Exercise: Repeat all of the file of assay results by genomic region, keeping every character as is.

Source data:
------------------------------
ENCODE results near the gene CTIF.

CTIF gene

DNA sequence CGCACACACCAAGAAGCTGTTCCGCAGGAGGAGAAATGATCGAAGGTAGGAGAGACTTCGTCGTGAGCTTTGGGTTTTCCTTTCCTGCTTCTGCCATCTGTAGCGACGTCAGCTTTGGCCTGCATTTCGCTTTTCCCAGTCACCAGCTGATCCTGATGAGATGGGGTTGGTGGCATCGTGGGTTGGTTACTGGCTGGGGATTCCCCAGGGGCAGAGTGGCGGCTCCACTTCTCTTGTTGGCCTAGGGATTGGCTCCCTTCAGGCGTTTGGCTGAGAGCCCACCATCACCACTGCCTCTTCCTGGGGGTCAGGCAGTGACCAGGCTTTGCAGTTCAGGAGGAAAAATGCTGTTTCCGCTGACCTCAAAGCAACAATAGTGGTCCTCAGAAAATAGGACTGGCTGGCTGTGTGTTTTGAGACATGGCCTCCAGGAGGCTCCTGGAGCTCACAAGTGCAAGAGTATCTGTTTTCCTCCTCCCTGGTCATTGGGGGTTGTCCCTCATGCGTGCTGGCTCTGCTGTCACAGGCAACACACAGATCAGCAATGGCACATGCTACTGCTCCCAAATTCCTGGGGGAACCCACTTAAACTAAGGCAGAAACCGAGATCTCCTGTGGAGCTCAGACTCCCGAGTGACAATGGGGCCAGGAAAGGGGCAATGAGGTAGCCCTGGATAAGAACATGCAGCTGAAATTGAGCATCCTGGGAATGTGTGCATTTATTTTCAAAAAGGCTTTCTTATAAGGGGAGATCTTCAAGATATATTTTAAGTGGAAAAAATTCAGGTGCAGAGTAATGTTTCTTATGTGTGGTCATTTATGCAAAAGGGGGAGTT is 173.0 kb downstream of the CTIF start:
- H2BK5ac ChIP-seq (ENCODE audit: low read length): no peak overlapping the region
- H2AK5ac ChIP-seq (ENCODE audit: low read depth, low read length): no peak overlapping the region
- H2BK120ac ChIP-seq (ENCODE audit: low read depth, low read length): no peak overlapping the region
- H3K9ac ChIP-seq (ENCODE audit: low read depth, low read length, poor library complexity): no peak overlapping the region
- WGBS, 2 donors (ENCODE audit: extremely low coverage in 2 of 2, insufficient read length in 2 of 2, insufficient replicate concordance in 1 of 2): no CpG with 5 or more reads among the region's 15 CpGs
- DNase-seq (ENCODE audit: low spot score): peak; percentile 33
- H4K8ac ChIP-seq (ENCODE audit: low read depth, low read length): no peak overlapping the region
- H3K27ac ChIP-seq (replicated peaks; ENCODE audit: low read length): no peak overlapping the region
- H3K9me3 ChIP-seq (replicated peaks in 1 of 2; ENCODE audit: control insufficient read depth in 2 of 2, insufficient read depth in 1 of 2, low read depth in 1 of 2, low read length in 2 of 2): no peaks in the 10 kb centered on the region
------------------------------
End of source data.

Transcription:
ENCODE results near the gene CTIF.

CTIF gene

DNA sequence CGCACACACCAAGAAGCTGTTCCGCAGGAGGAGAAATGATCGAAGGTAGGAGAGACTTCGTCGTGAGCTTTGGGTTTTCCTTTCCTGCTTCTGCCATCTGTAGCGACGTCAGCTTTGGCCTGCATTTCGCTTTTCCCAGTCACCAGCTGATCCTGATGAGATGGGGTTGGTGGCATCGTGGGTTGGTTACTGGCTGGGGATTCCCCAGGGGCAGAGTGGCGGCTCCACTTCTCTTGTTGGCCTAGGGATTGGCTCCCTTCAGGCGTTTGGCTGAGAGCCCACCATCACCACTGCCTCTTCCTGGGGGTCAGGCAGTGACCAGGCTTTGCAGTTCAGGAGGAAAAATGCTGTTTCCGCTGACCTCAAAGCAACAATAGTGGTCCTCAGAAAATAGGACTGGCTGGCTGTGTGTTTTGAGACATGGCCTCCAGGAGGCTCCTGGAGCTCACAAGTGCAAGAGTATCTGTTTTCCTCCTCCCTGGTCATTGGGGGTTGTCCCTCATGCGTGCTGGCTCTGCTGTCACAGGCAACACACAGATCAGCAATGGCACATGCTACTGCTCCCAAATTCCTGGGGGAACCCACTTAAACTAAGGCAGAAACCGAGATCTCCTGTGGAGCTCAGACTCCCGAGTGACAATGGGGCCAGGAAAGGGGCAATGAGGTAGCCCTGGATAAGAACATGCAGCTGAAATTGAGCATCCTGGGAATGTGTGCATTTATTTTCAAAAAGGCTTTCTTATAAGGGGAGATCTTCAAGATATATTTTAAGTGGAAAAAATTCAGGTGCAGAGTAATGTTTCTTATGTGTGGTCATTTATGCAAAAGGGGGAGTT is 173.0 kb downstream of the CTIF start:
- H2BK5ac ChIP-seq (ENCODE audit: low read length): no peak overlapping the region
- H2AK5ac ChIP-seq (ENCODE audit: low read depth, low read length): no peak overlapping the region
- H2BK120ac ChIP-seq (ENCODE audit: low read depth, low read length): no peak overlapping the region
- H3K9ac ChIP-seq (ENCODE audit: low read depth, low read length, poor library complexity): no peak overlapping the region
- WGBS, 2 donors (ENCODE audit: extremely low coverage in 2 of 2, insufficient read length in 2 of 2, insufficient replicate concordance in 1 of 2): no CpG with 5 or more reads among the region's 15 CpGs
- DNase-seq (ENCODE audit: low spot score): peak; percentile 33
- H4K8ac ChIP-seq (ENCODE audit: low read depth, low read length): no peak overlapping the region
- H3K27ac ChIP-seq (replicated peaks; ENCODE audit: low read length): no peak overlapping the region
- H3K9me3 ChIP-seq (replicated peaks in 1 of 2; ENCODE audit: control insufficient read depth in 2 of 2, insufficient read depth in 1 of 2, low read depth in 1 of 2, low read length in 2 of 2): no peaks in the 10 kb centered on the region